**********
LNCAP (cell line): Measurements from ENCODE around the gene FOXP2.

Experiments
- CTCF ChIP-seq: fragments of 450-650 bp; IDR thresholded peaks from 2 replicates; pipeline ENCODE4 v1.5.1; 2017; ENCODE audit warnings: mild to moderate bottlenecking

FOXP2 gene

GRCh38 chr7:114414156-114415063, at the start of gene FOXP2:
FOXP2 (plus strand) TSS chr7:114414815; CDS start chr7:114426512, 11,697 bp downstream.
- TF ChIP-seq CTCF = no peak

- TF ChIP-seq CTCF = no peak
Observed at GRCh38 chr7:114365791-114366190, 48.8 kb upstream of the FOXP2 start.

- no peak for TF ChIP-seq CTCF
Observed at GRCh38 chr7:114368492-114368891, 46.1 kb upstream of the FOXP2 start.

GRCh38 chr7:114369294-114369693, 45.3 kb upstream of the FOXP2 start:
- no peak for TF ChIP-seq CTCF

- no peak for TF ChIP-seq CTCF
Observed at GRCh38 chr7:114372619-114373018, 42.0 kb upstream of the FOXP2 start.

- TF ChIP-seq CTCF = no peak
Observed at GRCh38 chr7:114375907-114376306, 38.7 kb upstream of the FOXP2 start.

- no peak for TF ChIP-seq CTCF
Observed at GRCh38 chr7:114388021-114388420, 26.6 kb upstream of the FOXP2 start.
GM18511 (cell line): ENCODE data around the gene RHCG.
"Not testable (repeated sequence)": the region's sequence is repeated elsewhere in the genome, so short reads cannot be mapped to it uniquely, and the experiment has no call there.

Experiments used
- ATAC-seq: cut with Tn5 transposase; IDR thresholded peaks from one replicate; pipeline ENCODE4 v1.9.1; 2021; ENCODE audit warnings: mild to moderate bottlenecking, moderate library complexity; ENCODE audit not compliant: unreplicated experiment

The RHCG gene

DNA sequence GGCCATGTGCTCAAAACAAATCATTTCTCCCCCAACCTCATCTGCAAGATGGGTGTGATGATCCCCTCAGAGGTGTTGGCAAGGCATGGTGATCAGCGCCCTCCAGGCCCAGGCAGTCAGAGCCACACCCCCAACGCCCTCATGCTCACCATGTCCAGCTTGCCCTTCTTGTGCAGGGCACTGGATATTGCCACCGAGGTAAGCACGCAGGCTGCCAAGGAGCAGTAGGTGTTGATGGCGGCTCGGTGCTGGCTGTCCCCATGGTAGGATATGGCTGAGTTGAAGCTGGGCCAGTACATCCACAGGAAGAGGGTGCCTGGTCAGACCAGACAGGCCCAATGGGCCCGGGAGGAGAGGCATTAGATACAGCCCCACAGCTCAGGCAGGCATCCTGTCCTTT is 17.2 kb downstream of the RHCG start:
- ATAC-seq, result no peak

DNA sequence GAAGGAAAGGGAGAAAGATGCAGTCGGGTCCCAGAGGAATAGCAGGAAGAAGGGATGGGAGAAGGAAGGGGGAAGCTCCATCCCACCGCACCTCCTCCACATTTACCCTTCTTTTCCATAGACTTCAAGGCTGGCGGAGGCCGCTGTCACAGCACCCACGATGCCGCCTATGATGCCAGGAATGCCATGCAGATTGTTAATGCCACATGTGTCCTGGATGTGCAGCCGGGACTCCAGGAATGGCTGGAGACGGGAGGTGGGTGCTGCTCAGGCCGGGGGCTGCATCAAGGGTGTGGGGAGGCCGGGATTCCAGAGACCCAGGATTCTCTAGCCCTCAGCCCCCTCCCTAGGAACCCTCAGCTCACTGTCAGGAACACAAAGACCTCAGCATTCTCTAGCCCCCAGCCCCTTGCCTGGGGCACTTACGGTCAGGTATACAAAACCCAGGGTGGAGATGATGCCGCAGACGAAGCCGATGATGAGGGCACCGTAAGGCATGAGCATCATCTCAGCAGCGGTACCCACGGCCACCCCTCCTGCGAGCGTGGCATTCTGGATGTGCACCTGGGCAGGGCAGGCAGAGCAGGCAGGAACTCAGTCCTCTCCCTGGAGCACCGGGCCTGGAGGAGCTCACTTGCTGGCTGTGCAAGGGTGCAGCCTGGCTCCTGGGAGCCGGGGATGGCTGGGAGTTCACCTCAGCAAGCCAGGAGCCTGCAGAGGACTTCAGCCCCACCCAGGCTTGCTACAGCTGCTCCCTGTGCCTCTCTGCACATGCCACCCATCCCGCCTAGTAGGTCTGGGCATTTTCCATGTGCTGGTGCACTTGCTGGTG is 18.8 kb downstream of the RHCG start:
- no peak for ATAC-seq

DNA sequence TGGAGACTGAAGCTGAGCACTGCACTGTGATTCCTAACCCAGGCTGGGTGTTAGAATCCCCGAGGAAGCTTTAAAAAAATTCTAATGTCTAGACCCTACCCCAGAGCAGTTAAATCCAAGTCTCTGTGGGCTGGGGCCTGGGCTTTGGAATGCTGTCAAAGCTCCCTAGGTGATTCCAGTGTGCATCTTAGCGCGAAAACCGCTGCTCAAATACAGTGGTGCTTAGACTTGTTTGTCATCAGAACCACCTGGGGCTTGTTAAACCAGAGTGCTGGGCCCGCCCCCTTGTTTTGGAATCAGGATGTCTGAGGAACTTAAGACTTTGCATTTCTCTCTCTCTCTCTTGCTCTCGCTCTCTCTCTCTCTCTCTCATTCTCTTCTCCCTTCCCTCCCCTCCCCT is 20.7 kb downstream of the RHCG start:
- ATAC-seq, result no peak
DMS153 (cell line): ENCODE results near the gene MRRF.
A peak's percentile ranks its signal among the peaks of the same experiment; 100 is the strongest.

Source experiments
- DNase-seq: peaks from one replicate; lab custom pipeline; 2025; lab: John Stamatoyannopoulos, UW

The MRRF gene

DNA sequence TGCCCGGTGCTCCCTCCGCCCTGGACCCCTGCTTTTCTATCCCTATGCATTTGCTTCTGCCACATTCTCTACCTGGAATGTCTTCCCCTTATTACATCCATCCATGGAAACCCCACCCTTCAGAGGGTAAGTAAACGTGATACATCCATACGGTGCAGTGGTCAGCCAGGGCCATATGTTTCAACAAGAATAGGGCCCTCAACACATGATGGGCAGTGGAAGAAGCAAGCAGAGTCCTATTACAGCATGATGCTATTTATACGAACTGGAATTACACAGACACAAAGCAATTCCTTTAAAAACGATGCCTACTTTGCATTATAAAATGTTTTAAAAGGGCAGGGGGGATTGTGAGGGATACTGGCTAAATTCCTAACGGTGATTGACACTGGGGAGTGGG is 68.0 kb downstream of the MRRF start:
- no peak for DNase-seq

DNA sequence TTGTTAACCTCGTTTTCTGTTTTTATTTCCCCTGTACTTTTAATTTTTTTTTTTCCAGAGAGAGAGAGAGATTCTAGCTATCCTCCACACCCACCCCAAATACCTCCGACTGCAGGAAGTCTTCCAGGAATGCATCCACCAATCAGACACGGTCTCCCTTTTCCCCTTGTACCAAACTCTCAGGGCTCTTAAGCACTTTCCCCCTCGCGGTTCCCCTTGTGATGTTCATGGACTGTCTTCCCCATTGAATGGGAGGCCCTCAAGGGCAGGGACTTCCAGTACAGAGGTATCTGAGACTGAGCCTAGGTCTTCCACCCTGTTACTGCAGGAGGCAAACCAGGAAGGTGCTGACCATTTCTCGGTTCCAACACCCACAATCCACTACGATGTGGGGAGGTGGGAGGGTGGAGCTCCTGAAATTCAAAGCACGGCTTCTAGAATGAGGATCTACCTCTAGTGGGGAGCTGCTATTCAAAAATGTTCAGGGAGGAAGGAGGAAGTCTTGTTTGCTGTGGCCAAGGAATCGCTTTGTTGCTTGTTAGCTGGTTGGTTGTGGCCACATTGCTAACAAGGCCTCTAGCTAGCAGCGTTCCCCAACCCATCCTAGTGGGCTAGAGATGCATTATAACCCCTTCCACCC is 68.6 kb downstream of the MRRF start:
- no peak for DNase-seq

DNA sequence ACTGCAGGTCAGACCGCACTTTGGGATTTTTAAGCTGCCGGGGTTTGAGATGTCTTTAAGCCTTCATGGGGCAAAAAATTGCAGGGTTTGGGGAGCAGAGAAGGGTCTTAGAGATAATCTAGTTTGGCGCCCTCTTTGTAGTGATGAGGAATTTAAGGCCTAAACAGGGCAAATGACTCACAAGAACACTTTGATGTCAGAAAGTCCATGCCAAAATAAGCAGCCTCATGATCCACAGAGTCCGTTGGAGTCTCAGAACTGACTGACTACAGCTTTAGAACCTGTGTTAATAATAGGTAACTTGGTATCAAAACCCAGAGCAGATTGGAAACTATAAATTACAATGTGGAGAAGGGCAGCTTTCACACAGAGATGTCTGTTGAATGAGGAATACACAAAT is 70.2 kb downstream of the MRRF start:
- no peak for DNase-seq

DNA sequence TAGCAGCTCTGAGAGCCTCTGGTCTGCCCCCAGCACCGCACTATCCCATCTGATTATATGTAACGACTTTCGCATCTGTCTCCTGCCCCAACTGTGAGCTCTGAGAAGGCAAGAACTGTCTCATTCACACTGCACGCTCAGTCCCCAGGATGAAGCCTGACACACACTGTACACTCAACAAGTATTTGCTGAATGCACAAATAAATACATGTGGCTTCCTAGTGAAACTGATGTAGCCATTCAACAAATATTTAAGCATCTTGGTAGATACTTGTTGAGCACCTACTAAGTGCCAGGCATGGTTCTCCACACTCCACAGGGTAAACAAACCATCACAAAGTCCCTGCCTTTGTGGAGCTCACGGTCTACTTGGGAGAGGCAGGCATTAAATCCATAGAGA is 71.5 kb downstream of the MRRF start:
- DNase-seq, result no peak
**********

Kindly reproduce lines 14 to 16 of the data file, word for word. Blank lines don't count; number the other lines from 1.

- no peak for TF ChIP-seq CTCF
Observed at GRCh38 chr7:114372619-114373018, 42.0 kb upstream of the FOXP2 start.

- TF ChIP-seq CTCF = no peak